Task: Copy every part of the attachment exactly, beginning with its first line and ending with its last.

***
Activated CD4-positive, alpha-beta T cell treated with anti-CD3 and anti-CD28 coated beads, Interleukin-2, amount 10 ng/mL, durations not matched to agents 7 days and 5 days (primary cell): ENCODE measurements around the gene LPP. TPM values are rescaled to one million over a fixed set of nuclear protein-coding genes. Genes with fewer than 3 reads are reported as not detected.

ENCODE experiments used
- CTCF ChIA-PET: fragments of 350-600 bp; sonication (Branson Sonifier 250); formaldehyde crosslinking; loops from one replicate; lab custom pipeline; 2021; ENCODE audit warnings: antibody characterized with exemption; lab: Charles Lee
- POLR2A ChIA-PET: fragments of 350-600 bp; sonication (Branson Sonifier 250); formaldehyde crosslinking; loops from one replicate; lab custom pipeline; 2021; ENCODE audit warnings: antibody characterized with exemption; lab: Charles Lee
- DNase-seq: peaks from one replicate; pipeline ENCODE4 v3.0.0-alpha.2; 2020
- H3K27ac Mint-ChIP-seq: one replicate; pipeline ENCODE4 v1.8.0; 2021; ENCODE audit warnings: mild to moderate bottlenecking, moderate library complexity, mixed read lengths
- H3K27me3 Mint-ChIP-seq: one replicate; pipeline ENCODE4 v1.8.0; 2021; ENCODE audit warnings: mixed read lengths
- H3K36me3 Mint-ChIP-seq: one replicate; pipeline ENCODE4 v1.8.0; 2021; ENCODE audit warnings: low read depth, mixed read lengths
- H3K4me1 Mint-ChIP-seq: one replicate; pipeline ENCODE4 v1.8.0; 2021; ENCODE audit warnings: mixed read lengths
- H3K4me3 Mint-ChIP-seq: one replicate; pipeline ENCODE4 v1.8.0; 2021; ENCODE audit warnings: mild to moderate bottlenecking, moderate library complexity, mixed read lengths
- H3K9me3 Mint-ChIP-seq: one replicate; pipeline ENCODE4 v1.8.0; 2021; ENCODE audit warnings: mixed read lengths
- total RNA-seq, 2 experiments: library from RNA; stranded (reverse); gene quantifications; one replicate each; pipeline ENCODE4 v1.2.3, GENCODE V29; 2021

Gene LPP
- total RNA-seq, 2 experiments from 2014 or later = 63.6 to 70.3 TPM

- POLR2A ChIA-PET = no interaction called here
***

Activated CD4-positive, alpha-beta T cell treated with anti-CD3 and anti-CD28 coated beads, Interleukin-2, amount 10 ng/mL, durations not matched to agents 7 days and 5 days (primary cell): ENCODE measurements around the gene LPP. TPM values are rescaled to one million over a fixed set of nuclear protein-coding genes. Genes with fewer than 3 reads are reported as not detected.

ENCODE experiments used
- CTCF ChIA-PET: fragments of 350-600 bp; sonication (Branson Sonifier 250); formaldehyde crosslinking; loops from one replicate; lab custom pipeline; 2021; ENCODE audit warnings: antibody characterized with exemption; lab: Charles Lee
- POLR2A ChIA-PET: fragments of 350-600 bp; sonication (Branson Sonifier 250); formaldehyde crosslinking; loops from one replicate; lab custom pipeline; 2021; ENCODE audit warnings: antibody characterized with exemption; lab: Charles Lee
- DNase-seq: peaks from one replicate; pipeline ENCODE4 v3.0.0-alpha.2; 2020
- H3K27ac Mint-ChIP-seq: one replicate; pipeline ENCODE4 v1.8.0; 2021; ENCODE audit warnings: mild to moderate bottlenecking, moderate library complexity, mixed read lengths
- H3K27me3 Mint-ChIP-seq: one replicate; pipeline ENCODE4 v1.8.0; 2021; ENCODE audit warnings: mixed read lengths
- H3K36me3 Mint-ChIP-seq: one replicate; pipeline ENCODE4 v1.8.0; 2021; ENCODE audit warnings: low read depth, mixed read lengths
- H3K4me1 Mint-ChIP-seq: one replicate; pipeline ENCODE4 v1.8.0; 2021; ENCODE audit warnings: mixed read lengths
- H3K4me3 Mint-ChIP-seq: one replicate; pipeline ENCODE4 v1.8.0; 2021; ENCODE audit warnings: mild to moderate bottlenecking, moderate library complexity, mixed read lengths
- H3K9me3 Mint-ChIP-seq: one replicate; pipeline ENCODE4 v1.8.0; 2021; ENCODE audit warnings: mixed read lengths
- total RNA-seq, 2 experiments: library from RNA; stranded (reverse); gene quantifications; one replicate each; pipeline ENCODE4 v1.2.3, GENCODE V29; 2021

Gene LPP
- total RNA-seq, 2 experiments from 2014 or later = 63.6 to 70.3 TPM

- POLR2A ChIA-PET = no interaction called here